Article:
The histological scoring systems discussed above can be considered useful tools if they are interpreted with the knowledge of their insufficient validation for the prediction of clinical outcomes in mind.
Furthermore, biomarkers that were identified with histological scoring systems as a surrogate endpoint for ITBL development should only translate into clinical decision-making after proper validation to prevent possibly transplantable livers from being discarded.
The accuracy of the described histologic scoring systems in predicting ITBL should be treated with caution but they offer at least a certain degree of objectivity and enable comparison of results.
Biliary Assessment During NMP
Studies that focused on the assessment of biliary parameters during NMP are summarized in Table 2 and classified into animal studies, preclinical studies with discarded human livers, and clinical studies with subsequent transplantation after viability assessment.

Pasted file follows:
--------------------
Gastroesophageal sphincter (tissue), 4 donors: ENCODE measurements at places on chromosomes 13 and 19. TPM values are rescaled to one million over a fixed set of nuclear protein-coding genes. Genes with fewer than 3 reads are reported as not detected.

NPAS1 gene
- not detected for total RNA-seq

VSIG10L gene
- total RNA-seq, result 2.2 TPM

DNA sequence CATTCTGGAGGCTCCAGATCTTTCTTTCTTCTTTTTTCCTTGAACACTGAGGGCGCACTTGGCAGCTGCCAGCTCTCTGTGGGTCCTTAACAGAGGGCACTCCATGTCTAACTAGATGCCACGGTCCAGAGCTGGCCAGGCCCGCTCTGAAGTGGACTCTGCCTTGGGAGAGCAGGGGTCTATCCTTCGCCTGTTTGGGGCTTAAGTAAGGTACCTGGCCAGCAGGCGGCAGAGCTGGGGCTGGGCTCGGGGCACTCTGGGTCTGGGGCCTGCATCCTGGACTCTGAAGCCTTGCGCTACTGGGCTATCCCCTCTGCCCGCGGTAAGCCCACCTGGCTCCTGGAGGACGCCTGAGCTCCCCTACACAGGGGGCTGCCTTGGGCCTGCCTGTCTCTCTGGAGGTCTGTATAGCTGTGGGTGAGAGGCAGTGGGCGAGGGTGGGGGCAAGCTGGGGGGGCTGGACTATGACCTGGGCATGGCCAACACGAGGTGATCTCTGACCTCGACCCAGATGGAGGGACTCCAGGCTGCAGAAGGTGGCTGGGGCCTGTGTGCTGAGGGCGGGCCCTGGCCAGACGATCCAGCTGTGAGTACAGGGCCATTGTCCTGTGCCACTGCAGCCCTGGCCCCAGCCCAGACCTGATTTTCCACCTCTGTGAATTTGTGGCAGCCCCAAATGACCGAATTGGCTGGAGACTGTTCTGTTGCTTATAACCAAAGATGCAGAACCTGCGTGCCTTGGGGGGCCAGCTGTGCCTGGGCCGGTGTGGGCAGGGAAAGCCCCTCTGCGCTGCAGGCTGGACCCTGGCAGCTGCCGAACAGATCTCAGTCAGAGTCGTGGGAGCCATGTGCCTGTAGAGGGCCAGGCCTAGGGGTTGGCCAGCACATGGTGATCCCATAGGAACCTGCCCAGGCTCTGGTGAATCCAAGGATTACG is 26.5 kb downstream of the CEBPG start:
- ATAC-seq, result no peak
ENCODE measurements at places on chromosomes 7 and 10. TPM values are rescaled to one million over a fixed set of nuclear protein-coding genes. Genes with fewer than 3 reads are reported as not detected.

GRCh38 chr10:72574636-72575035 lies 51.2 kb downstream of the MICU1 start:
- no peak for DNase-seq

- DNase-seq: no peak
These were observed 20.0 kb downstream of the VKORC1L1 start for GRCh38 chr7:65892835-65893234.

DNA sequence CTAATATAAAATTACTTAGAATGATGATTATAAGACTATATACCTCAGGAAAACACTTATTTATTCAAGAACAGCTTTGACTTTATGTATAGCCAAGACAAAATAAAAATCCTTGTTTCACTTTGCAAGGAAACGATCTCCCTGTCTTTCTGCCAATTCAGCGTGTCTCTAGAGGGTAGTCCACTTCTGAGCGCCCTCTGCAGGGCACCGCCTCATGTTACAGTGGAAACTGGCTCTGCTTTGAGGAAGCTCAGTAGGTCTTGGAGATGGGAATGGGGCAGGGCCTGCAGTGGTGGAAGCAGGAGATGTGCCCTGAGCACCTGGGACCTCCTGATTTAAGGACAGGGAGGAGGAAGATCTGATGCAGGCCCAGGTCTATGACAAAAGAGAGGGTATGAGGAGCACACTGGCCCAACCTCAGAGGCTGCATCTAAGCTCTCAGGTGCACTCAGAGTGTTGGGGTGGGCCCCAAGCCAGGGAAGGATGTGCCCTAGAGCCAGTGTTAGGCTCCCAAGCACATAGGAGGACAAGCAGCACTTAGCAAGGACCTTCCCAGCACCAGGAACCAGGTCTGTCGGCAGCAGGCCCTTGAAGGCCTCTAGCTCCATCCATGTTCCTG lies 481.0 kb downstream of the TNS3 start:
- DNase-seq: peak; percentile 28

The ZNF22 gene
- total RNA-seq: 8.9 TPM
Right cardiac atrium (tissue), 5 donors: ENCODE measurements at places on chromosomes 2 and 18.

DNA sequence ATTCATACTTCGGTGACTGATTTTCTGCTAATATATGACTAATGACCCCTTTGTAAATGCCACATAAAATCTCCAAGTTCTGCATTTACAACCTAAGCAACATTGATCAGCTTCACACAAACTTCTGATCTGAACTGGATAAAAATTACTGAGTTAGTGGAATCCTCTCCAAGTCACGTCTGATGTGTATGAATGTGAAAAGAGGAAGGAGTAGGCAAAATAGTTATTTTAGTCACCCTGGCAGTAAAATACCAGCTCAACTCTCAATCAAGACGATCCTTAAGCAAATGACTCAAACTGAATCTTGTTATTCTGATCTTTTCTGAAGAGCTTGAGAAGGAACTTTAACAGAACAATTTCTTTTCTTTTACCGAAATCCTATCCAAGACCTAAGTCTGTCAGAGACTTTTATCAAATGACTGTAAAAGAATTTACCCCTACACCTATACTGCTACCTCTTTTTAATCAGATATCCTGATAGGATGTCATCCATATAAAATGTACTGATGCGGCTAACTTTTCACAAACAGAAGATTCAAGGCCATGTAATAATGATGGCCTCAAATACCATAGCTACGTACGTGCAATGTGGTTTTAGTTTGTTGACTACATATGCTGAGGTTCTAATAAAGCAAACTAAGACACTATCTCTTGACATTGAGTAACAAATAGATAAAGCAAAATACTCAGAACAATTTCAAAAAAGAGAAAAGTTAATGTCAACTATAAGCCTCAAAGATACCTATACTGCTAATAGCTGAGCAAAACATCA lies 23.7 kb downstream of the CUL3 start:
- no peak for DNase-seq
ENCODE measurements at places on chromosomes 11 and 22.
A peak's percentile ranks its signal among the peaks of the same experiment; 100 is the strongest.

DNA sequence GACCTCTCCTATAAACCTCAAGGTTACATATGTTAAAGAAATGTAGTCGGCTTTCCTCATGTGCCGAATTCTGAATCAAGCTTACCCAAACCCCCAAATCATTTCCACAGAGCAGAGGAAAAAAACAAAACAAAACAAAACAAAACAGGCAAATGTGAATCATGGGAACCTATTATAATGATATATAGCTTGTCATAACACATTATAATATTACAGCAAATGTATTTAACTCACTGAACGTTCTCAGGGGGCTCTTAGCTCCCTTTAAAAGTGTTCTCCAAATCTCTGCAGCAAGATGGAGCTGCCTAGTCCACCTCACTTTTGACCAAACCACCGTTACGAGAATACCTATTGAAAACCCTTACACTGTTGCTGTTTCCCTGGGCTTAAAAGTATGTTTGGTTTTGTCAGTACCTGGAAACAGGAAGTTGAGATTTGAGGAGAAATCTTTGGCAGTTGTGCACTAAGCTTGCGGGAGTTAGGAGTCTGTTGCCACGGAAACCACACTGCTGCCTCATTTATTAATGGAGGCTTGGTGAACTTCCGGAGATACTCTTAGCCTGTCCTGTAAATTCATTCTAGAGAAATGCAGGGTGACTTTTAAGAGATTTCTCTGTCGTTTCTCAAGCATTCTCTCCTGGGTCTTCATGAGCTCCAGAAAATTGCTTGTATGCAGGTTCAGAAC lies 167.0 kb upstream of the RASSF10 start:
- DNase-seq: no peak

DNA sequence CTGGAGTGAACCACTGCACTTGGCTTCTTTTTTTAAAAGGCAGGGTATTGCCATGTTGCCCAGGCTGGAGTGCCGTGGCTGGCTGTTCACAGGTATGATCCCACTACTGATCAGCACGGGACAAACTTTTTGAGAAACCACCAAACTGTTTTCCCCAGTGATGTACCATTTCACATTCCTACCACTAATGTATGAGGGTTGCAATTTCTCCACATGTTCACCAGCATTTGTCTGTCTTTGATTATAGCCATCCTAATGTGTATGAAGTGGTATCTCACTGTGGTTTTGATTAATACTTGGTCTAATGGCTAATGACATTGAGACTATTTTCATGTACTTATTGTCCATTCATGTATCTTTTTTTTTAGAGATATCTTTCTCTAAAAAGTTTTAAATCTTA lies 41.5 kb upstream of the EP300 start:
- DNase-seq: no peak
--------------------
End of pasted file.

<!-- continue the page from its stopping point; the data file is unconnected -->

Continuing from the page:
Two animal studies focused on predictive biliary markers during NMP for liver grafts that experienced different periods of warm and cold ischemia (34, 35). The bile/perfusate ratio (b/p ratio) of glucose and sodium (≤0.7 and ≥1.1, respectively) within 4 h of NMP was found to correlate with successful transplantation in a porcine model (35). In a non-human primate model (45′ warm ischemic time (WIT) vs. 5′ WIT) perfusate gamma-glutamyltransferase (GGT) levels discriminated between viable and nonviable livers with progressive injury. The authors concluded that GGT might be predictive of livers that are at risk of developing cholangiopathies (34). A long-term perfusion protocol for 7-day NMP was established by Eshmuminov et al. (36). The authors included 23 porcine livers of which 3 were transplanted. In a second phase 12 discarded human livers were evaluated and after 7 days of NMP 8 remained viable. The absence of bile flow despite stimulation with either tazobac, methylprednisolone, or UDCA was indicative of poor performance. B/p glucose ratio <0.7 was met by all porcine livers and the viable human livers. To use bile flow as a reliable viability criterion it should be complemented with bile composition parameters (36).